Coughton Court has been the home of various generations of the Thockmorton family for six
centuries of history
and only became the property of The National Trust in 1946.
The original building of the house dates from the
early 1500's but it has since had
many alterations and additions to its layout.

The original wet heating system appears to date from the mid-Victorian period which can
be determined from the only item of equipment that remains of this system. It is a very
large and impressive cast iron circular vertical tubular heater sited at ground floor level
in the main staircase.   The heater is still in use.

Unfortunately the heater bears no makers name but has a striking resemblance to a similar style of heater made by Vincent Skinner at their Bristol ironfoundry.

The flow and return pipework to the base of the heater is routed through underfloor ducts below the flagstone floors.

Another wet heating system was installed later during the Edwardian period. This fact can be established from the wrought iron pattern pipework fittings and stirrup brackets that have been used with the mild steel pipework.

The method for connecting sections of pipework uses a preponderance of backnut joints at sockets and most unusually at 90 degree bends and also return bends. This style of jointing pre-dates the introduction of unions for joining sections of pipework together.  


A most unusual pipework connection arrangement for a sectional cast iron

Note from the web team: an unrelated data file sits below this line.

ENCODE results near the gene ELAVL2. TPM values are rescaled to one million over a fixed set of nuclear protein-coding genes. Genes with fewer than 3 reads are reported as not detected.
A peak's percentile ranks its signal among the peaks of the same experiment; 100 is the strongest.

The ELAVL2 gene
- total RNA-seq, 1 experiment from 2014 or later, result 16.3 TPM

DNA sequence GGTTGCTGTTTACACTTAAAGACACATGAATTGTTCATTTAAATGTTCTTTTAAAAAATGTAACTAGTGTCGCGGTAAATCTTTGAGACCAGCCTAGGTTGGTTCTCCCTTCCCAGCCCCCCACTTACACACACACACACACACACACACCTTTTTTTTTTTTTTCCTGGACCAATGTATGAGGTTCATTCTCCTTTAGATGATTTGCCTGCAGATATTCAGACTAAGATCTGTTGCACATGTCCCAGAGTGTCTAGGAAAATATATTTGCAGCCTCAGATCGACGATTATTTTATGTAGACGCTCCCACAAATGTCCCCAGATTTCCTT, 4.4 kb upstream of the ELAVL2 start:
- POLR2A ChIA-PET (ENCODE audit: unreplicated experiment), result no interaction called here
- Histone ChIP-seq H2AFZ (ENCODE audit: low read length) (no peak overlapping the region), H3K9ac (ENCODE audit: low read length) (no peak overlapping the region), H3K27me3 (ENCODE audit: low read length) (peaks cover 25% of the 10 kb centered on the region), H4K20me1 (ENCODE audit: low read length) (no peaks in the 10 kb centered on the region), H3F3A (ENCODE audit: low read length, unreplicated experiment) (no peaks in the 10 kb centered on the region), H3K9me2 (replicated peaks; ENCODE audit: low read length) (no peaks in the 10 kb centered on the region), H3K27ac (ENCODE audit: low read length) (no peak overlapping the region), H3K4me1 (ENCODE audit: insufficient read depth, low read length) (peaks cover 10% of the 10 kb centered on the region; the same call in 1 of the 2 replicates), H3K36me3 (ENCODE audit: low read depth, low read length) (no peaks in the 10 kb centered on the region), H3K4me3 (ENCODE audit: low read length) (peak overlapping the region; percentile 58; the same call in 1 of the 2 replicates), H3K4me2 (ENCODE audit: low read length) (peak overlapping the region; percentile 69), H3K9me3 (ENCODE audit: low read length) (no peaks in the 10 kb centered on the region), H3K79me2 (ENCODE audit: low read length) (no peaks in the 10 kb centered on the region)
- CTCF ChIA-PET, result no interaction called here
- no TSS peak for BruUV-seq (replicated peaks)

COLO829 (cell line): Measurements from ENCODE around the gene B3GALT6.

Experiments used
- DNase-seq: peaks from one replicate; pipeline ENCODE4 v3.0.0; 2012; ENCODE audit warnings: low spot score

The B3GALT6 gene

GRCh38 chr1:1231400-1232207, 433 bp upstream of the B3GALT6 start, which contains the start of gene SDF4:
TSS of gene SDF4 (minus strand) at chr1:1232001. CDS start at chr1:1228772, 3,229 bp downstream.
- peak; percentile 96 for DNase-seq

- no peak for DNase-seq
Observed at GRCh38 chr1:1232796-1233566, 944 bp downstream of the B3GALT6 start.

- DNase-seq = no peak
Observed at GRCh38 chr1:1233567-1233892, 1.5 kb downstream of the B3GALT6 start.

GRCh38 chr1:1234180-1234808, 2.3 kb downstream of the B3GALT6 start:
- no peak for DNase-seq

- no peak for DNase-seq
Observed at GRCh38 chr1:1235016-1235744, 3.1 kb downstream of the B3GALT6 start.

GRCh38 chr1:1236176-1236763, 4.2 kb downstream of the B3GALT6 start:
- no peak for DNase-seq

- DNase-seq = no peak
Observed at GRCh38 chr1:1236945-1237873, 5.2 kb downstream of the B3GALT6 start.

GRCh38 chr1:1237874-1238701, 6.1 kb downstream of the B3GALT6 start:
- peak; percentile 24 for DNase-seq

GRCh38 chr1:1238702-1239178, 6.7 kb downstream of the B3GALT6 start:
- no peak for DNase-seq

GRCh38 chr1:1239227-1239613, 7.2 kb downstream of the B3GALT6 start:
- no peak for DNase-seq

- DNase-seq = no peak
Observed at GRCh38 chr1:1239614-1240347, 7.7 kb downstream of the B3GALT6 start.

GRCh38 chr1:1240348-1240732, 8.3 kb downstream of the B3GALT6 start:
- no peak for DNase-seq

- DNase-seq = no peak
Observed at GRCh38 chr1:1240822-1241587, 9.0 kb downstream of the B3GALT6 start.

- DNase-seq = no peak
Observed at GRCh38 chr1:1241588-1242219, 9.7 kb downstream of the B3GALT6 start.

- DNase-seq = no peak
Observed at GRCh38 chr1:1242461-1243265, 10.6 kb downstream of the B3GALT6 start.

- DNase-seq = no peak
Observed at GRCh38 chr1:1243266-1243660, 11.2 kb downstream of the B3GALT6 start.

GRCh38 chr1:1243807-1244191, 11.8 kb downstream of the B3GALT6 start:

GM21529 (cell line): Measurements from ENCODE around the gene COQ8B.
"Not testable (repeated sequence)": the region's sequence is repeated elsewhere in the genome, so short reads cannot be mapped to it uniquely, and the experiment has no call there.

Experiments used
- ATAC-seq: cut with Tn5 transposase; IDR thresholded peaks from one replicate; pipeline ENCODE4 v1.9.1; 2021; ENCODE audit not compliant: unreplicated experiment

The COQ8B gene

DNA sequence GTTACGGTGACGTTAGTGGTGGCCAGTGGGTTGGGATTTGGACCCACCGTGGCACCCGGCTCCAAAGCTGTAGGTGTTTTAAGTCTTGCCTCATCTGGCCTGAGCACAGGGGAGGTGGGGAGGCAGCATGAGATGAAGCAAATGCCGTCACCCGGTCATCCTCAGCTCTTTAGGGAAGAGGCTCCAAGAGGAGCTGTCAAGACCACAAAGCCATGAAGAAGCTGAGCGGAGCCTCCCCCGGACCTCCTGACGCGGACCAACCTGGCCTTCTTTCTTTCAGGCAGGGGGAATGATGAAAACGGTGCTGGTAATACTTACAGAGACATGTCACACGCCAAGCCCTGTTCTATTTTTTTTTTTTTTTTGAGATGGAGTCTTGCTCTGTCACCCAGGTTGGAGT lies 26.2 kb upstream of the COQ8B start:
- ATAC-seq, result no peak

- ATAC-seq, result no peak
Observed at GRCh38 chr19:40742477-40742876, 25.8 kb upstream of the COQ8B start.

never seen before, was found on two radiators fitted in the front hall.
The end section of the two radiators has been cast with the flow and return
pipework connections sited vertically above each other approx 100mm apart. 
Further research found that these were Royal School pattern radiators

manufacturered by
The Beeston Boiler Co. This connections arrangement
could be provided to special order for the price of 3/-.  

The small Roman Catholic church sited at the entrance to the Coughton estate
was found to have its original solid fuel fired G N Haden & Sons Ltd warm air
stove furnace
still fitted in the basement. This stove is a size 2 which provided
warm air heating
to the church through several cast iron floor gratings in the aisles.

Research carried out in the Haden Archive held at the Wiltshire & Swindon History Centre in Chippenham showed in the original Order Book for that time period that the stove was a size No 2 and given the number 3832 with an entry date of 14th October 1874.  Every Haden stove installed was given its own unique number.

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